strong alumni group in the greater Washington, D.C. area – connection number five. And,
only three hours away, the wider Williamsburg community and the community of
southeast Virginia offers a multitude of service opportunities that extend the Tribe’s
reach into the lives of elementary, middle and high school students, veterans, retirees and
residents touched by the efforts of students and faculty at the College. This wider
community, encompassing the geographic location and grounds of William and Mary, is
connection number six.
Staying Connected, maximizing William and Mary’s six degrees
Taking advantage of these six degrees of connection, the Class of 1975’s Staying
Connected project has spent the last four years strengthening the connection between
William and Mary alumni and their alma mater. Spearheaded by Van Back, volunteers
have worked to connect members of all six degrees of the William and Mary community
in productive and influential ways.
For example, students, alumni and Williamsburg residents alike volunteer with Campus
Kitchens – a national service organization. If you’re counting, that’s four connections in
one program! Staying Connected’s work with Campus Kitchens represents the alumni
program’s major focus – that alumni can give back through their time, their talent and
their treasure.
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Staying Connected also assists the Active Citizens’ Conference by providing
scholarships, speakers and panel members. The conference offers students, faculty and
community leaders a unique forum to share their best practices for impacting
communities and mobilizing social change. Alumni can volunteer their time and talent as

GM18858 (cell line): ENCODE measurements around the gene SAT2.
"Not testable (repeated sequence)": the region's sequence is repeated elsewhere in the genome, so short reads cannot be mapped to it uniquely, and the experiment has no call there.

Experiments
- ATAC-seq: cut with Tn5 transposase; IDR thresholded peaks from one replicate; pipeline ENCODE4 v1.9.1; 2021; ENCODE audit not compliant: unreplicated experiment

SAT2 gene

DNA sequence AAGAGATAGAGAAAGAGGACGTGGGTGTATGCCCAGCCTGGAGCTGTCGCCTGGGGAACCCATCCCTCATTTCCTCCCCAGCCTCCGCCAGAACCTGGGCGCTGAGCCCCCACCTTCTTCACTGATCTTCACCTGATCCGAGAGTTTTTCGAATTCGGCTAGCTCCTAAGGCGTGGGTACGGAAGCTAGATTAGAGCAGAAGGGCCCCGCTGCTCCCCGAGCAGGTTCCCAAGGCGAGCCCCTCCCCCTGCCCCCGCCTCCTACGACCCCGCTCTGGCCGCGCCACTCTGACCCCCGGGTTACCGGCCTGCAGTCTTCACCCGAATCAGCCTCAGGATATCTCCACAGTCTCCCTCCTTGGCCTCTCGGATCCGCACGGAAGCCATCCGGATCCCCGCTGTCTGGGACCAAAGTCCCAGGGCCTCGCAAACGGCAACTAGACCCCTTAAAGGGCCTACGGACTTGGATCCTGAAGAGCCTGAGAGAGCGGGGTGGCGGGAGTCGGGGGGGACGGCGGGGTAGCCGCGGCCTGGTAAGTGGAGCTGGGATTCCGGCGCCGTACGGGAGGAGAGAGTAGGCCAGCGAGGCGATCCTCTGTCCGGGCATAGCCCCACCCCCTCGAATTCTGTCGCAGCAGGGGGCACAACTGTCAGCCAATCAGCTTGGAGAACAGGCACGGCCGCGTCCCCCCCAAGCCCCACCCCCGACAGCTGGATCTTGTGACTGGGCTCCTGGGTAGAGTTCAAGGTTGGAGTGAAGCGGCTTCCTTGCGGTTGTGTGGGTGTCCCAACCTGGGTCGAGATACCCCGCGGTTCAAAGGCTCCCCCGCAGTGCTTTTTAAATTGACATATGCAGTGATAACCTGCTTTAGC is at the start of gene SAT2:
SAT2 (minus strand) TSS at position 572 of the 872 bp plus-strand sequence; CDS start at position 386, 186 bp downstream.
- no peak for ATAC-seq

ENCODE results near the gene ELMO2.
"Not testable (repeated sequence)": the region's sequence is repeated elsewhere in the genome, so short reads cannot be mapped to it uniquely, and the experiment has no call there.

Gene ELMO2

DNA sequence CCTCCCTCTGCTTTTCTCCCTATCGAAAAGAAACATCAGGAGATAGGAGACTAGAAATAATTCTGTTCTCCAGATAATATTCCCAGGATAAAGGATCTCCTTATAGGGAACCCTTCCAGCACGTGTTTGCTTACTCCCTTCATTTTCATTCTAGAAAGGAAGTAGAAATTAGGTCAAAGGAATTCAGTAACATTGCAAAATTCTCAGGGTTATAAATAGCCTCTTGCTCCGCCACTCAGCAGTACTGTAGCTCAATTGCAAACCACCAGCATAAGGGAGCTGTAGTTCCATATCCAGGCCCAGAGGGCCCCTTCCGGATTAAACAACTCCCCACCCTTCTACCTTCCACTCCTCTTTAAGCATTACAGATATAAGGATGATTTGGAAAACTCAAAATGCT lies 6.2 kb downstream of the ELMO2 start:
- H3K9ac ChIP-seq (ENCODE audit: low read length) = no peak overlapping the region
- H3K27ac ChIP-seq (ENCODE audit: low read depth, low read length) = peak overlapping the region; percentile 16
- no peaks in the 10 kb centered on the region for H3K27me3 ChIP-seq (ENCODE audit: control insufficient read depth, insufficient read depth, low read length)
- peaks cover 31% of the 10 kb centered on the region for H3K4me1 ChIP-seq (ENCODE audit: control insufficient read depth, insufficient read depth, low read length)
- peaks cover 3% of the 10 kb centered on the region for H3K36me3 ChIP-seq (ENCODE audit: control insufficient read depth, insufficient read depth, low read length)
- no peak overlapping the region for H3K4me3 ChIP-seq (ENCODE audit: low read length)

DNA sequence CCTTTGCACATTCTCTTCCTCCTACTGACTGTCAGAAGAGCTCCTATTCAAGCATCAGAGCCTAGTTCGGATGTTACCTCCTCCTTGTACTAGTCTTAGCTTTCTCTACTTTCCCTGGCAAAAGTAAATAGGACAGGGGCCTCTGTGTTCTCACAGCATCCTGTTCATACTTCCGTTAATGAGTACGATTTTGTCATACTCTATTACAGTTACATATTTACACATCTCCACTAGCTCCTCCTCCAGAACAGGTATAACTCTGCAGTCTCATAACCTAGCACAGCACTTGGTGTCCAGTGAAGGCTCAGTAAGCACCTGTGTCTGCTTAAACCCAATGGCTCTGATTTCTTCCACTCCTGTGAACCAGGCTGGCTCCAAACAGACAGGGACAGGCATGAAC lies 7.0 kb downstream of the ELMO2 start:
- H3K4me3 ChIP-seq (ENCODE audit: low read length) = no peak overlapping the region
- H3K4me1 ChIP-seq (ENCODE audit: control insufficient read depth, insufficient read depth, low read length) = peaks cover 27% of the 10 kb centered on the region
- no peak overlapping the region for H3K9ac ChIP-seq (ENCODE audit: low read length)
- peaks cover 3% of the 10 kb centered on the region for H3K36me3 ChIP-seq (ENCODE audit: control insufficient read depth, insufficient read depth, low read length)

speakers or their treasure by donating to the scholarship funds that provide students the
opportunity to attend.
While Van is often referred to as “the brains” behind the Staying Connected project he
initiated four years ago, he describes fellow Class of 1975 alum and Staying Connected
member, Barb Ramsey, as a perfect example of “the heart.”
When Barb returned to Williamsburg in
2009, she no longer knew as many people
in the area as she did while residing there
from 1975-1986. To meet people, she
attended an alumni picnic, and, finding it
warm and welcoming, she continued to
attend functions at the College.
Eventually, Barb joined the Williamsburgarea Alumni Chapter Board, the Annual
Giving Board and the Lord Botetourt
Auction committee, which raises funds for
student athletes.
“I started volunteering my time partially as an outlet, and also – living in Williamsburg –
it’s good to give back because I believe in the College and what it does,” Barb said.
In addition to her positions on boards and her involvement on campus, Barb and her
neighbors frequently host students and alumni at their homes for events, such as spring
“study breaks,” a post-archiving dinner for Mark and Ann Woolley’s choir project
volunteers and the August “Welcome Back” dinner for football players. Staying
Connected will also host its fifth annual, open-invitation Homecoming brunch at Barb’s
home.
“If you live on Griffin Avenue, I think you need to get to know the students as people. …
This year, I became close to my personal trainer at the Rec Center, so my friend and I
walked to the Wren Courtyard and watched the seniors walk through,” Barb said. “We
then hurried to Crim Dell to see them walk across the bridge and, while we were waiting
for my trainer, I saw a number of students I knew from the annual giving board, the Rec
Center, or who were my neighbors. It made me realize how many students I knew who
had impacted my life.”
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This Homecoming, the Class of 1975 will complete its fourth year of Staying Connected.
In the fall of 2015 they will celebrate their 40-year reunion as they continue to give back
to all six degrees of connection within the William and Mary community.
To learn more about Staying Connected, contact Van Black at [email protected]